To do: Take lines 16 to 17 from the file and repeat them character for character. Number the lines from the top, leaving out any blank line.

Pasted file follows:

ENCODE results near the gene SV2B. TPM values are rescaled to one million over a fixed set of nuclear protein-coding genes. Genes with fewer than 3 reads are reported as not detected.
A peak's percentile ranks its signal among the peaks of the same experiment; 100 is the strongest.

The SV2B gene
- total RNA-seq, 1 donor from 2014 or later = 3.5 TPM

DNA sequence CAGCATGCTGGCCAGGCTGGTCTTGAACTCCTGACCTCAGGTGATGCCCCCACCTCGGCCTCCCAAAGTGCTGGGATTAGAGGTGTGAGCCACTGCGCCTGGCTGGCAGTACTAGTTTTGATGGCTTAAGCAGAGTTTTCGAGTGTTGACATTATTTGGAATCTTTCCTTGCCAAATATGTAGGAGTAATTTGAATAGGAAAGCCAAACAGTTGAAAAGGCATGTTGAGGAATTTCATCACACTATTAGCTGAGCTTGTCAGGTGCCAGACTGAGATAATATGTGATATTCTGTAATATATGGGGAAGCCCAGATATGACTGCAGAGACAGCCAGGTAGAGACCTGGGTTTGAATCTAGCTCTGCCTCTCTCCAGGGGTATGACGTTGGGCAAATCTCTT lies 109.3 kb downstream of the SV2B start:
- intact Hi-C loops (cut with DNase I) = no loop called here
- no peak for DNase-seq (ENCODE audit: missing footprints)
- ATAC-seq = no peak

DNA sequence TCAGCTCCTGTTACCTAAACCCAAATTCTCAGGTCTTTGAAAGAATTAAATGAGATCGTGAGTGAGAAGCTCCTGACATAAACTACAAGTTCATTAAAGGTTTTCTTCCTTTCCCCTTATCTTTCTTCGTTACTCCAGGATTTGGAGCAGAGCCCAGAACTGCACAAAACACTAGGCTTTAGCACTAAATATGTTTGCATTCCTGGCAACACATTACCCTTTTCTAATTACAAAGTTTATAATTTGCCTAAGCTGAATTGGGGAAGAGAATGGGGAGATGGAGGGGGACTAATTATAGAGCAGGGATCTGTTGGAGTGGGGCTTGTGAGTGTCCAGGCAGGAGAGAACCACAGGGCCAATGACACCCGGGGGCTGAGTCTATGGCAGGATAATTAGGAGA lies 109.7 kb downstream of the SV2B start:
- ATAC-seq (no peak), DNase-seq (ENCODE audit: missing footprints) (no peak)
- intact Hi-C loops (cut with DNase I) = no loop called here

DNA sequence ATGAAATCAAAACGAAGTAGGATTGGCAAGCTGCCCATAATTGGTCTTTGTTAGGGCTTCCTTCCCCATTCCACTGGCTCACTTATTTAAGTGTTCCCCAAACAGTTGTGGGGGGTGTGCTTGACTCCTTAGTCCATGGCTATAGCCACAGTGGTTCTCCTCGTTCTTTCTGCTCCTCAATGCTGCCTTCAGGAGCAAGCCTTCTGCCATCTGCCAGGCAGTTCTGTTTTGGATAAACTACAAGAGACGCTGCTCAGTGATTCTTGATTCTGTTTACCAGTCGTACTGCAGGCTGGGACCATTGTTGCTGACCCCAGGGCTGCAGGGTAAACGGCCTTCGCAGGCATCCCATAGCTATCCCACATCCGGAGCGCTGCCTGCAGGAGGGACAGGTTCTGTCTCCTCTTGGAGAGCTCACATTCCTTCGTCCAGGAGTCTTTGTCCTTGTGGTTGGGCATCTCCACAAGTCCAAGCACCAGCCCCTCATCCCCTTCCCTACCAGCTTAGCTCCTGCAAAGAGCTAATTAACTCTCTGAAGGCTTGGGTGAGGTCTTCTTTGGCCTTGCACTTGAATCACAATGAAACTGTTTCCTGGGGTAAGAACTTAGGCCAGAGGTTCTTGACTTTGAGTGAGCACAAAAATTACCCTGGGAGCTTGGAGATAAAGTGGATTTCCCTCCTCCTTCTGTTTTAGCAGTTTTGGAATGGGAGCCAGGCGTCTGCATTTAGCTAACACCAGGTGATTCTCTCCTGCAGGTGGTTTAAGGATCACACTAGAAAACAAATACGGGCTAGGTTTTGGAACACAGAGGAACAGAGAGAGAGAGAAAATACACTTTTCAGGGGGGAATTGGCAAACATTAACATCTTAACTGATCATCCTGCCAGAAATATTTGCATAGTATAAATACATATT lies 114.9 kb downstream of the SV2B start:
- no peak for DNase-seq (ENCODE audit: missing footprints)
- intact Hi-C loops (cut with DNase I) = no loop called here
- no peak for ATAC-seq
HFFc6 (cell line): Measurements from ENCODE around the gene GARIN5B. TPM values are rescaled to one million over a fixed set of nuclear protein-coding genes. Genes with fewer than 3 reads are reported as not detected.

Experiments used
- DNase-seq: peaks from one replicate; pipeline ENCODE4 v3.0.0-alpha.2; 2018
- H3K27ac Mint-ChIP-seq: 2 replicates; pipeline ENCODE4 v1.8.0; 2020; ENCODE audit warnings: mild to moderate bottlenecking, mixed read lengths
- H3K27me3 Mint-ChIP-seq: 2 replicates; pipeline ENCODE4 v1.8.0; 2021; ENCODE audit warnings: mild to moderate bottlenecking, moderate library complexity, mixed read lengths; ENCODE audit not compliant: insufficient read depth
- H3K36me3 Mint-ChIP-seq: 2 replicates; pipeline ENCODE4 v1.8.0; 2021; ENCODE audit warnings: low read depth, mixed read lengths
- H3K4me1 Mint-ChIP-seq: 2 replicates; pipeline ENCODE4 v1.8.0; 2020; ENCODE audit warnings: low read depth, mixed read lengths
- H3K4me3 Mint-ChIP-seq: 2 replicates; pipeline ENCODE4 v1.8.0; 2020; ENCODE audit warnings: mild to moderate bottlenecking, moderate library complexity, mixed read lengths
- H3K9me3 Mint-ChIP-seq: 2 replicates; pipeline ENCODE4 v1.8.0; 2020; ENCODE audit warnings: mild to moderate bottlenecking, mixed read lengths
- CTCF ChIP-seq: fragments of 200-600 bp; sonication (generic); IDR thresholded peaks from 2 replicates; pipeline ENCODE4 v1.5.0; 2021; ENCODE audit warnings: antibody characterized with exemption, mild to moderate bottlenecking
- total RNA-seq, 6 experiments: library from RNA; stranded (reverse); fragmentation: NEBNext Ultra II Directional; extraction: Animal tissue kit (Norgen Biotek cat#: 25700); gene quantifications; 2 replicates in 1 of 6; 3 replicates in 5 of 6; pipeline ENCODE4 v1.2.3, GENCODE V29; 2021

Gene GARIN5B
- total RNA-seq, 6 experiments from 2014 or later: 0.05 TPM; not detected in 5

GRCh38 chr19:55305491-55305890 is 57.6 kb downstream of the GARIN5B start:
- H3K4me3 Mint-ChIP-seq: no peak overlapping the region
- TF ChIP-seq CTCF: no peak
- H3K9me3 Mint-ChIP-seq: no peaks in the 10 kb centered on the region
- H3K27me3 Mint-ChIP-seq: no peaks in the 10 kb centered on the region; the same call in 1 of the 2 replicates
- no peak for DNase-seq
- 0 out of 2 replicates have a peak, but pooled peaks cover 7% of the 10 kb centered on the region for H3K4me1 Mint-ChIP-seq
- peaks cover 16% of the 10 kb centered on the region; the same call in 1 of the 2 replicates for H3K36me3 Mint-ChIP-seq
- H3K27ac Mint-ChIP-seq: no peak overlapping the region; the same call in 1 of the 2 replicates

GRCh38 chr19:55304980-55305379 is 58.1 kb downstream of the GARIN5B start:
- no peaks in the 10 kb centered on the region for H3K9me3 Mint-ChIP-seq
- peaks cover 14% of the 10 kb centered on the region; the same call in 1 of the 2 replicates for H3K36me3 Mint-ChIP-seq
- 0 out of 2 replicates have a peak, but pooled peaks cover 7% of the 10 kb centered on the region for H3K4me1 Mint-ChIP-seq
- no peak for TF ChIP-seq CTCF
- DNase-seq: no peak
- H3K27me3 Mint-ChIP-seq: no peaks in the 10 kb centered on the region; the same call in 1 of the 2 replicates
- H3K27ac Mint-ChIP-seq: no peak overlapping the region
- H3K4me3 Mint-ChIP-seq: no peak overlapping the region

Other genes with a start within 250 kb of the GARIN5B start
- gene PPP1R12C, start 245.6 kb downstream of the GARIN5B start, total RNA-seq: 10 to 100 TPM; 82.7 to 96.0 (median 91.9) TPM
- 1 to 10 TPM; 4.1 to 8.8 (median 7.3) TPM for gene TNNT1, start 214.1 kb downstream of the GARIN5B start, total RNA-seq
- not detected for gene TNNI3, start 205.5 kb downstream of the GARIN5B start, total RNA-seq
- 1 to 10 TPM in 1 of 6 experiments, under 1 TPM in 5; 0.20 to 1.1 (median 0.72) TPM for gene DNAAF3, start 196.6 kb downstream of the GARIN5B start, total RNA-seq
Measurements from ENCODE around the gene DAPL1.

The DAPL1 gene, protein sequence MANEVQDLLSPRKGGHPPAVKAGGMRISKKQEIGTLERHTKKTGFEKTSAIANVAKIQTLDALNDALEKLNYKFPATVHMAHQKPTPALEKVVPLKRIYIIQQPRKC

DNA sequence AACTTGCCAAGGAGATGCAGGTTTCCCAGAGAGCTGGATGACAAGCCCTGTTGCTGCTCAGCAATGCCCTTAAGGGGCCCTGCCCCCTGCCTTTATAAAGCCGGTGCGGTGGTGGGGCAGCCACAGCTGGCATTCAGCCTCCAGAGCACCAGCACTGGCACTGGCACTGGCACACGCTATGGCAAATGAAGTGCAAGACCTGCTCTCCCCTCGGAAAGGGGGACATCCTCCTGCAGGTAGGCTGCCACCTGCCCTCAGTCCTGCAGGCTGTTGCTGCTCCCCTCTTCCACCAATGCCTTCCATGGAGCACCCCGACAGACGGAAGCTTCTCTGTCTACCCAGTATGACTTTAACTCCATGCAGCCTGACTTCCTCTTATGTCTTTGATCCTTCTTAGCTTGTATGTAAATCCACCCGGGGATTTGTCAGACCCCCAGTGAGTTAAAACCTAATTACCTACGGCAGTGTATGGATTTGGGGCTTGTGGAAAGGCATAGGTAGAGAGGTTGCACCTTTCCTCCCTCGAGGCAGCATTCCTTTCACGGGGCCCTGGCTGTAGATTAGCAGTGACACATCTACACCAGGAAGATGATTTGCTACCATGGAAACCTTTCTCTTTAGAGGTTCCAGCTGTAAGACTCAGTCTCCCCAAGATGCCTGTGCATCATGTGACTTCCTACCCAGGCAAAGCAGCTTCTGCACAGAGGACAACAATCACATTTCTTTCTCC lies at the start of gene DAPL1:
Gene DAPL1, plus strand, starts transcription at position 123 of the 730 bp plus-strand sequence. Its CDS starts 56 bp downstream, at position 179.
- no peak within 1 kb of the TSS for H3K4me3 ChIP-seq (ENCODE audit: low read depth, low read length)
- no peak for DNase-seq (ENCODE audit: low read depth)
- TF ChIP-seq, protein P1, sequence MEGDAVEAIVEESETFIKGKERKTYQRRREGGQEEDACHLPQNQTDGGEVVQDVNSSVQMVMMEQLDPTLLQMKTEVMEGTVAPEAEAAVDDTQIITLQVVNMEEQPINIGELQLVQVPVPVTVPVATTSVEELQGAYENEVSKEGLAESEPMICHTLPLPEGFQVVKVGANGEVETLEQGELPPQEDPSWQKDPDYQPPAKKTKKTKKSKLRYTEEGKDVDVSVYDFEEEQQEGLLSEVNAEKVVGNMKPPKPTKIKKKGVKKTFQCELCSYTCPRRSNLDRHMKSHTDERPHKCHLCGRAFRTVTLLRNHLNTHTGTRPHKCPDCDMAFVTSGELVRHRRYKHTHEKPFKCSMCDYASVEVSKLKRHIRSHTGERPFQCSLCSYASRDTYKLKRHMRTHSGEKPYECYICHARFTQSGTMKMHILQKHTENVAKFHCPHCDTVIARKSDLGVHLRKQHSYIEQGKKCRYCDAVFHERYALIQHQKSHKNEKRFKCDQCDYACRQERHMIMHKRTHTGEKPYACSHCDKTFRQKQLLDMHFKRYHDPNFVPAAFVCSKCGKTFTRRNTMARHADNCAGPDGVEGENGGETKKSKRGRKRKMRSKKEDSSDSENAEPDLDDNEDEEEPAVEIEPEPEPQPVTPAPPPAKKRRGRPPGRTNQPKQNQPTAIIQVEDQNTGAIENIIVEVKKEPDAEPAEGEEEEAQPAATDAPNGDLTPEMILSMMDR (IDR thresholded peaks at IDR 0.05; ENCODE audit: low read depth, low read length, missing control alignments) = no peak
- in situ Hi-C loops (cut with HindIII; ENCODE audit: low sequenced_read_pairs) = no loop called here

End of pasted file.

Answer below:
HFFc6 (cell line): Measurements from ENCODE around the gene GARIN5B. TPM values are rescaled to one million over a fixed set of nuclear protein-coding genes. Genes with fewer than 3 reads are reported as not detected.

Experiments used